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Voters 'tolerate' some corruption in France

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Voters 'tolerate' some corruption in France
Corruption scandals don't necessarily mean an end to French politicians' careers. Photo: Emmanuel Dunand/AFP
09:24 CET+01:00
Accusations of corruption hang over many French politicians, yet they are not necessarily a barrier to those lawmakers getting re-elected, according to a report on Friday. Recent scandals cloud the future of ex-President Nicolas Sarkozy.

Siphoning off public money, tax fraud and even vote-buying: a whiff of corruption hangs around more than a few candidates in the nationwide municipal elections France will hold over the next two weekends.

Yet thanks to the indulgence of the main political parties and what appears to be an ambivalent attitude towards suspected graft amongst many voters, there is a good chance that some of the most scandal-tainted local politicians will be able to hang on to the power and privileges that go with being a French mayor.

The elections come at a time when the main opposition centre-right UMP party of former president Nicolas Sarkozy is reeling under a string of corruption and other scandals that have embroiled him.

They range from allegations that Sarkozy took money from former Libyan dictator Moamer Kadhafi to fund his successful 2007 election campaign, that he received illegal funding from L'Oreal heiress Liliane Bettencourt, the country's richest woman, and that he rigged a payout to a disgraced tycoon who had supported him.

But both President Francois Hollande's Socialist party and the UMP are fielding candidates tainted by allegations of wrongdoing and fiscal
impropriety.

Transparency International said while France was not Europe's most corrupt country, the number of "special cases" in the upcoming elections have helped to foster public disenchantment with the whole political system.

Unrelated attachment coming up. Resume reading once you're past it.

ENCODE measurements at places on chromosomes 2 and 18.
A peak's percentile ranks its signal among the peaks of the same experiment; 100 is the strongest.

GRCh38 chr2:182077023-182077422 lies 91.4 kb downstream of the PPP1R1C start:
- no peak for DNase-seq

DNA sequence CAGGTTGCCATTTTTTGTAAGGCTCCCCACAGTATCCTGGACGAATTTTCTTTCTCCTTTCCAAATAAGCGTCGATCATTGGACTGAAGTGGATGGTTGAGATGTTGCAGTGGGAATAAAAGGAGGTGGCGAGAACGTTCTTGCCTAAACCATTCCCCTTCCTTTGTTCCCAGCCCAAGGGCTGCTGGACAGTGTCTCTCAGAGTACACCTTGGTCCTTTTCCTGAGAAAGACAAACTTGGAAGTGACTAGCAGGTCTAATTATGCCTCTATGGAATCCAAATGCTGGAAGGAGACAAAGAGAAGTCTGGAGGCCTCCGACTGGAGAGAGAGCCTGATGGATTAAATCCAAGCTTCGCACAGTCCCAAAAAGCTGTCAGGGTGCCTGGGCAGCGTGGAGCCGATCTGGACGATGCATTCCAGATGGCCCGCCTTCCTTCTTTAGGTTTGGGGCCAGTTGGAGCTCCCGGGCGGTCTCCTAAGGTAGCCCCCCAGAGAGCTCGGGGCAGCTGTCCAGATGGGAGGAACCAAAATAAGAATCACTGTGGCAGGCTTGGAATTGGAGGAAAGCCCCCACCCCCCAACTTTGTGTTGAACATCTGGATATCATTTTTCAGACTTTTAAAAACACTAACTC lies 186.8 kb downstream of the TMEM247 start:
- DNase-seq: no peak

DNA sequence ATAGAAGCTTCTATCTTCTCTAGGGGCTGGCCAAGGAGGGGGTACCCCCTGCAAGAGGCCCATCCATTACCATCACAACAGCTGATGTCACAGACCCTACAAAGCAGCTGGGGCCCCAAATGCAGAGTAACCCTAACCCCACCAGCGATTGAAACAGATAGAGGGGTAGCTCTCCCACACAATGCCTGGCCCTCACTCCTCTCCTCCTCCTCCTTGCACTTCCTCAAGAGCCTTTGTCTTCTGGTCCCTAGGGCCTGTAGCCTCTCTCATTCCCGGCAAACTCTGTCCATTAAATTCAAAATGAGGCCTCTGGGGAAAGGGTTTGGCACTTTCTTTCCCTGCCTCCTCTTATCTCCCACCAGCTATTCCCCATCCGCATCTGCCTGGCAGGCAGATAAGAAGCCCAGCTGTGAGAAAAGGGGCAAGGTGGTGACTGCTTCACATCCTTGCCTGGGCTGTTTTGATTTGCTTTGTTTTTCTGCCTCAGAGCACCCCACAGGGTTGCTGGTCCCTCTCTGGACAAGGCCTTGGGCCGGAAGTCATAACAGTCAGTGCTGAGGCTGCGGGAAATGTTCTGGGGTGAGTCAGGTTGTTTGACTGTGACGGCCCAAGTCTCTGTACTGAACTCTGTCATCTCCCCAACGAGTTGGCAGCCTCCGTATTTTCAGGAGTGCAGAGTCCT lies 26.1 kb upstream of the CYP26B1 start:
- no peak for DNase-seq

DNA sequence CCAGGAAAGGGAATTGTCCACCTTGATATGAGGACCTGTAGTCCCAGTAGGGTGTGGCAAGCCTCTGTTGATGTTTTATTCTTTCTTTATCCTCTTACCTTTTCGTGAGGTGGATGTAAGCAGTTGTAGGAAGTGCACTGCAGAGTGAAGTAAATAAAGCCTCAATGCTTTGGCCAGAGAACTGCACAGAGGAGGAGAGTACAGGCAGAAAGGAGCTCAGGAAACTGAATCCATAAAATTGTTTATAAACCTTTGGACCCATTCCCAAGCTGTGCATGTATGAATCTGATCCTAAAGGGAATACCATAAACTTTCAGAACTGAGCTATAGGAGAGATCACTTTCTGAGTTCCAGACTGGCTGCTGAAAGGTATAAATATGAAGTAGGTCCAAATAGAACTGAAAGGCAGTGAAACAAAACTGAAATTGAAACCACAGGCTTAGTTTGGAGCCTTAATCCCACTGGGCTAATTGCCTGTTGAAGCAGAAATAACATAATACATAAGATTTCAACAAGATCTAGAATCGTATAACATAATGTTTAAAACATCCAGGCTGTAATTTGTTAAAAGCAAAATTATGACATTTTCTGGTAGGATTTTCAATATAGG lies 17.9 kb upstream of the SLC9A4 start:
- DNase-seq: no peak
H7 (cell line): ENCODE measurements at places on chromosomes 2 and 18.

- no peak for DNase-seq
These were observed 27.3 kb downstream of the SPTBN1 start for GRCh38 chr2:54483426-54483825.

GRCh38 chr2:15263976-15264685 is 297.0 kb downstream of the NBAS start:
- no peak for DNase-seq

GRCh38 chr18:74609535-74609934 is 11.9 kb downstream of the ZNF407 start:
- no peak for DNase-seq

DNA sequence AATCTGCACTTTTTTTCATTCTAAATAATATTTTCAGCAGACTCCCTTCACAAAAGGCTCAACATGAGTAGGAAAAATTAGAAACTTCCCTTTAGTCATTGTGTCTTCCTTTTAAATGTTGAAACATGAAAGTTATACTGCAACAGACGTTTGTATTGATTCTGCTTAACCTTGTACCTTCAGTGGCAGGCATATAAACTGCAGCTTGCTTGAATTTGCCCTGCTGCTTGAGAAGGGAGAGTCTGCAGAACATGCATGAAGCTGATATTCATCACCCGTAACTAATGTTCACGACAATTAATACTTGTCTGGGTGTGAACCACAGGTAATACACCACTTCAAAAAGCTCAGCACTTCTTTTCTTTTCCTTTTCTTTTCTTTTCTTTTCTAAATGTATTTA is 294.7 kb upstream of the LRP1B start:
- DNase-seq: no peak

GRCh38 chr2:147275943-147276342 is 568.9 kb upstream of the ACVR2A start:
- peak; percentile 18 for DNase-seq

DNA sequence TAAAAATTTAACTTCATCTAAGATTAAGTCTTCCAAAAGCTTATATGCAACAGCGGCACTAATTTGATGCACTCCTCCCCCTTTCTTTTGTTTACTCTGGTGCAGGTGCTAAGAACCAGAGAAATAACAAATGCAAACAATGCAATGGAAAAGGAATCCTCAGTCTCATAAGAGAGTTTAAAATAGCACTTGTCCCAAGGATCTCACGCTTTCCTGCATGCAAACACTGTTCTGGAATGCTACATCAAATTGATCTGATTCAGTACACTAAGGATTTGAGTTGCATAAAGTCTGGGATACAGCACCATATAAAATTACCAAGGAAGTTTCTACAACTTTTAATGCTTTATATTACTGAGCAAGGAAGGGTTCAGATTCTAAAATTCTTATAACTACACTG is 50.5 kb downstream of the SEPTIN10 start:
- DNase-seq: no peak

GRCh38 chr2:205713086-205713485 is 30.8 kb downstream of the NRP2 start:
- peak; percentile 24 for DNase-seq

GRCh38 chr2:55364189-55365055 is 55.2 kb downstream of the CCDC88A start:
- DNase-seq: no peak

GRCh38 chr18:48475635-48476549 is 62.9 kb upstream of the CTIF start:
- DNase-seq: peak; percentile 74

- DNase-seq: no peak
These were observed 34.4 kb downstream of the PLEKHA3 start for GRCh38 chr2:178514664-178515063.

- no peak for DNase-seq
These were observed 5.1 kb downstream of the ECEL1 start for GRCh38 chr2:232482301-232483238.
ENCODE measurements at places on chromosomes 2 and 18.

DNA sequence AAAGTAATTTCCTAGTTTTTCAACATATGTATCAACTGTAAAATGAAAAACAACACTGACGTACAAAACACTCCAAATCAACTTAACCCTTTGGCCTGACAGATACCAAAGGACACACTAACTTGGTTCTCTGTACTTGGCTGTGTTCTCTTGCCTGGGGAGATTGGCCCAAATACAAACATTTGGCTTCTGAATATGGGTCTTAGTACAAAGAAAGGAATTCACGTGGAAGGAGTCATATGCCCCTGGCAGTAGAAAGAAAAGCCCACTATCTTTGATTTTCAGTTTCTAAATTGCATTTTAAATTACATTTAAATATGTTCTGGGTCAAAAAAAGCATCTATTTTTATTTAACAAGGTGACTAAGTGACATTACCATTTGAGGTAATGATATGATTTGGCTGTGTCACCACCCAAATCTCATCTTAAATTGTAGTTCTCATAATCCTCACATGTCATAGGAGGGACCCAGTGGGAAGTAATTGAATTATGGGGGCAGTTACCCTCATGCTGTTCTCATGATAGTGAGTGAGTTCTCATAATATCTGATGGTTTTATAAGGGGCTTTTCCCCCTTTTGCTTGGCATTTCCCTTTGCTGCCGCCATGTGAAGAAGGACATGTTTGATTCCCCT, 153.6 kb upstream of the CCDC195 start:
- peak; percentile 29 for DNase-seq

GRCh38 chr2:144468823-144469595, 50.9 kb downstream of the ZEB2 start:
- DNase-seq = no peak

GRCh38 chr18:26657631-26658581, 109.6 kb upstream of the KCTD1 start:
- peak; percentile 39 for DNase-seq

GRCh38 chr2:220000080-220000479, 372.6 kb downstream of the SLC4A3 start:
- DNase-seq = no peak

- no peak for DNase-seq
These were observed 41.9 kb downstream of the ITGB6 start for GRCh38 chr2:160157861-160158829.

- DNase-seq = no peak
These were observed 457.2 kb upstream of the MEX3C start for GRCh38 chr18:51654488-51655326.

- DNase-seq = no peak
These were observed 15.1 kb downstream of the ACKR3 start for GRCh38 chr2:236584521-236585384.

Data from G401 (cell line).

Thirty-five percent of voters shunned the last municipal elections in 2008 and the figure could be higher still this time round, the anti-corruption NGO warned.

In a bid to raise standards in French public life, parliament in January approved a law which will ban politicians from holding two or more offices at the same time from 2017.

The practice was blamed for encouraging cronyism and for allowing lawmakers to establish personal fiefdoms which helped them sustain careers at national levels while blocking the entry of newcomers to local politics.

Anti-graft lobby group Anticor has been battling to introduce more transparency and probity in public life and has asked candidates to sign a charter of ethics pledging clean governance.

But only about 350 mayoral candidates have inked it so far. There are 36,674 mayoral seats up for grabs across France.

"The question of ethics has become a central issue in the political debate," said AntiCor's co-founder Severine Tessier. 

Tessier said voters appeared to be tolerant of even wayward officials "in the hope of obtaining favours to resolve a personal problem or getting a place in the creche."

French billionaire industrialist and senator Serge Dassault was last month questioned over alleged vote buying in his former fiefdom east of Paris.

Investigators suspect Dassault of operating an extensive system of vote buying that influenced the outcome of three elections in 2008, 2009 and 2010, which were won either by Dassault or by his successor and close associate Jean-Pierre Bechter.

The result of the 2008 vote, won by Dassault, was invalidated after the body which oversees public administration discovered a series of payments which could have influenced the outcome of the election.

Bechter has already been charged in the case but according to a recent survey, he is likely to retain his post in the town of Corbeil-Essones.

Patrick Balkany, who is close to Sarkozy, is also likely to be re-elected in the western Paris suburb of Levallois for a fifth term as mayor despite being investigated for tax fraud and for using public funds to pay an official who he used as his personal chauffeur.

The Socialists meanwhile could lose a bastion: the northern mining town of Henin-Beaumont which could now fall into the hands of the far-right National Front. The town's former Socialist mayor Gerard Dalongeville was last year sentenced to four years in prison on charges of accepting bribes and embezzlement.

But an independent left-wing mayor of the town of Propriano in Corsica has gone a step further than the others.

He has been declared ineligible to stand as he is currently being probed over thousands of euros of unaccounted funds discovered in his campaign
account for the last election.

As a result, he has put forward his wife as a kind of proxy candidate with the publicly declared idea that she will resign and trigger a by-election as soon as he is eligible to take office once more. All the indications are that she will be elected.

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